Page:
Superfish: DNA-Altered Salmon Coming to Your Dinner Plate?

ABC's Jim Avila goes to a secret freshwater fish farm in Panama where they alter fish genes.
3:00 | 12/04/12

Coming up in the next {{countdown}} {{countdownlbl}}

Coming up next:

{{nextVideo.title}}

{{nextVideo.description}}

Skip to this video now

Now Playing:

{{currentVideo.title}}

More information on this video
Enhanced full screen
Explore related content
Comments
Related Extras
Related Videos
Video Transcript
Transcript for Superfish: DNA-Altered Salmon Coming to Your Dinner Plate?
may soon land in america's supermarkets. It's a breed of fish created by humans, capable of growing up to three-times as fast as mother nature's model. Well, fda scientists say it's to eat. But would you take a bite? Abc's jim avila travelled to a secret location in central america for this "nightline" investigates. Reporter: Deep in the rain forest of panama, in a secret location, behind padlocked gates, barbed wire fences and a rick etted bridge, grows what may be the most debated food products of our times. Shades of "jurassic park" this is a fresh water farm, altering the genes, not of dinosaurs. But a new salt water fish, in the mountains, far from the sea. A salmon that would be the first genetically altered protein approved for the world to eat. Critics call them frankenfish. The idea of changing an animal farm is creepy. When you move the dna of a speshs into another species, you create a lifeform so new, you can get an patent for it. Reporter: Aqua bounty has kept it under wraps its fish farm location in panama, kept secret out of fear of sabotage. "Nightline" is the first to see up close and taste this mysterious fish fda scientists say is safe for americans to eat, but has yet to officially approve. Entry to both facilities begins with body suits and iodine baths for shoes, to keep the fish safe from our germs. How many times do outsiders come in to this facility? We've not given tours in this facility for more than four years. Reporter: Inside these productive tanks, america gets its first up-close look at the final product. The fish that has had the food police up in arms. When you look at these fish and hear the word frankenfish, what goes through your mind? It's infuriating. Reporter: The fish right there, is the second-most popular fish in america. Its big brother in the other hand, is the same age. But three-times larger. But it's the single gene change that makes the dna-altered salmon grow faster than a normal atlantic salmon. In reality, it's three fish in one. Aquabounty scientists have taken a growth gene from the chinook salmon and entered it into the dna of the atlantic salmon. Salmon, in their first two years of life grow slowly. Reporter: There's another alteration. A growth switch from a sea eel was inserted in the salmon dna. Natural salmon only grow in summer. The eel grows all year long. It grows from top speed to birth. Yep. You get the market size in 12 months before any salmon out there. Reporter: Aquabounty say the fish are ready for market. And wants the fda to approve the aqua-advantage salmon for american dinner plates. Already, 80% of our corn, soybeans and sugar beats are genetically altered. But until now, never meat. This technology, that we think is not fully understood. Reporter: Sensitive to criticism that these fish could escape into the wild and wipe out natural salmon, aquabounty is anxious to show safety nets to keep their fish inside. We've been operating this facility for more than 20 years. And we've never lost a fish. Reporter: And the superfish are sterile. These fish can't transmit their genetic information. Reporter: Despite the resemblance to dr. John hamman in "jurassic park." Don't you see the danger, john, inherent in what you're doing here? Genetic power is the most awesome force the world's ever seen. Reporter: Ceo ron stotish, promises us there's nothing wrong with this science to get the fish to grow faster. Have we gone too far? I wouldn't want to eat this fish, unless it's gone through a proper approval process. Reporter: Critics say the fda scientists didn't do enough independent work and used company data to come to its safety conclusions. Some of which, tested only six fish. That kind of science wouldn't make it past a high school science fair. Reporter: Is this something i should be afraid of? You eat dna every time you swallow. You consume dna with every food you eat. The gene comes from the chinook salmon. That protein is identical t the same protein that's produced by the atlantic salmon. Reporter: And nothi going to happeo me or my children if they eat this fish? It will make you healthier. Man has been altering the nature of animals. The beef that we consume, the pork that we consume today, don't resemble their early ancestors at all. Reporter: If there is a difference, it's not in the flavor. Same texture. Eating frankenfish. Don't use that term. Reporter: Science fiction meets reality. Food created in a lab. And a small company based in canada, hoping the fda will ignore the obvious stereotype and allow it on american dinner plates. For "nightline," I'm jim avila in panama.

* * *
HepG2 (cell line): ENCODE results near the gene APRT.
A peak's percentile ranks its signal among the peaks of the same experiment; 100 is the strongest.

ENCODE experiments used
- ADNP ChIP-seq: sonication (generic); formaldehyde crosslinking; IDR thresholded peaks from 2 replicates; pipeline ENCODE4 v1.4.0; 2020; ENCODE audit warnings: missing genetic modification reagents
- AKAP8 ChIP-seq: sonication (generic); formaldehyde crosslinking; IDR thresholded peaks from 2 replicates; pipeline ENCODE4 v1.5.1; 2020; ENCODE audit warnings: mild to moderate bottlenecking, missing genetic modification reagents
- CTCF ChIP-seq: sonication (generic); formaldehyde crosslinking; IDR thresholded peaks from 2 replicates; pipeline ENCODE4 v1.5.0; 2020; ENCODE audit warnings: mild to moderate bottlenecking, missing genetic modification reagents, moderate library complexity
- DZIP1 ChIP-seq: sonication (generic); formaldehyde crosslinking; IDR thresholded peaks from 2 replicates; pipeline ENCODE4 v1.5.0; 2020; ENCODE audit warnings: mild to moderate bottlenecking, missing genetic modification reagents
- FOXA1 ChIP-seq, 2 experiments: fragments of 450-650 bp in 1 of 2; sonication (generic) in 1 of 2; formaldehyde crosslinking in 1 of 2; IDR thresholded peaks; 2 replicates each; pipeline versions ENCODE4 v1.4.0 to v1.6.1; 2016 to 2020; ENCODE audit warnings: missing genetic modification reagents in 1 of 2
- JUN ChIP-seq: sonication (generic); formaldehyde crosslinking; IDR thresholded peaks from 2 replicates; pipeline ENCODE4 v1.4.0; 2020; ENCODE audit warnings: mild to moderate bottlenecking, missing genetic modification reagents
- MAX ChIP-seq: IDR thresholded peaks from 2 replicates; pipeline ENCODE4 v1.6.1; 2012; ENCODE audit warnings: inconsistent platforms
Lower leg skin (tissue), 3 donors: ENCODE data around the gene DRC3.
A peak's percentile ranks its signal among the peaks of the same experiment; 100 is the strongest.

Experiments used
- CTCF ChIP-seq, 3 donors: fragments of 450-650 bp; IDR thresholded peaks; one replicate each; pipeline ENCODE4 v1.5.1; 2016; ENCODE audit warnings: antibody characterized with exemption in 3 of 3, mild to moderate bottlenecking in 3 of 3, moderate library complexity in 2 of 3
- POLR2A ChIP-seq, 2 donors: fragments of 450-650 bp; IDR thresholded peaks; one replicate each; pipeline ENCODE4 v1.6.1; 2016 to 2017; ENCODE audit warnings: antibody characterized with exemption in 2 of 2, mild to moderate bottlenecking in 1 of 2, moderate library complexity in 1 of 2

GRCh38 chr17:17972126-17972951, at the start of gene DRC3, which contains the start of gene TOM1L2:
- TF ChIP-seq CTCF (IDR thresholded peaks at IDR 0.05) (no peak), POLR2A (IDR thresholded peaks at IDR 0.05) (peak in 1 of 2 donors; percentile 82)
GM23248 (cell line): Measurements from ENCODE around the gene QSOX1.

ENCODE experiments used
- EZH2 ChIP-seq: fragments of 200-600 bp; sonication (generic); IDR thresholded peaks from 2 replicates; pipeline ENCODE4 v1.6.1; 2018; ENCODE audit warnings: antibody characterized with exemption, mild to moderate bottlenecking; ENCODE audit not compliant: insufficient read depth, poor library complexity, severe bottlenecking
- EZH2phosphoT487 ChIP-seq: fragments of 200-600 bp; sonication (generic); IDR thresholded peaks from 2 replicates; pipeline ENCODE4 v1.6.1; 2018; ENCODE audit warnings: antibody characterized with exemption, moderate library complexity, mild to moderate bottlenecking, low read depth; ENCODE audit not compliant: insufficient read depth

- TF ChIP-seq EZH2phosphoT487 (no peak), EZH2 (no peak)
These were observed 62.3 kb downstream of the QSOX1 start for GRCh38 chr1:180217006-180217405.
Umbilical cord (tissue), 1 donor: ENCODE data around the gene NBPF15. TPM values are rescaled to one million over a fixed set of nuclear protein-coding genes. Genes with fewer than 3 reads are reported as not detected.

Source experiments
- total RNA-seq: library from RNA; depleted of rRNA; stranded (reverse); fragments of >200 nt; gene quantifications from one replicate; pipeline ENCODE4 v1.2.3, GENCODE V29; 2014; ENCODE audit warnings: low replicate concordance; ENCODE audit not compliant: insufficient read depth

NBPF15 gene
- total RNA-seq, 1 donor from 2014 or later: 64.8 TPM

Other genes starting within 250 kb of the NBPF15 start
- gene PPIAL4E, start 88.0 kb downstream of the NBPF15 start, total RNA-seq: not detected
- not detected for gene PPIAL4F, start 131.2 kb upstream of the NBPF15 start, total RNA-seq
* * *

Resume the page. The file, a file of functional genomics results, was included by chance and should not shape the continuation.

This transcript has been automatically generated and may not be 100% accurate.

{"id":17880671,"title":"Superfish: DNA-Altered Salmon Coming to Your Dinner Plate?","duration":"3:00","description":"ABC's Jim Avila goes to a secret freshwater fish farm in Panama where they alter fish genes.","section":"Nightline","mediaType":"Default"}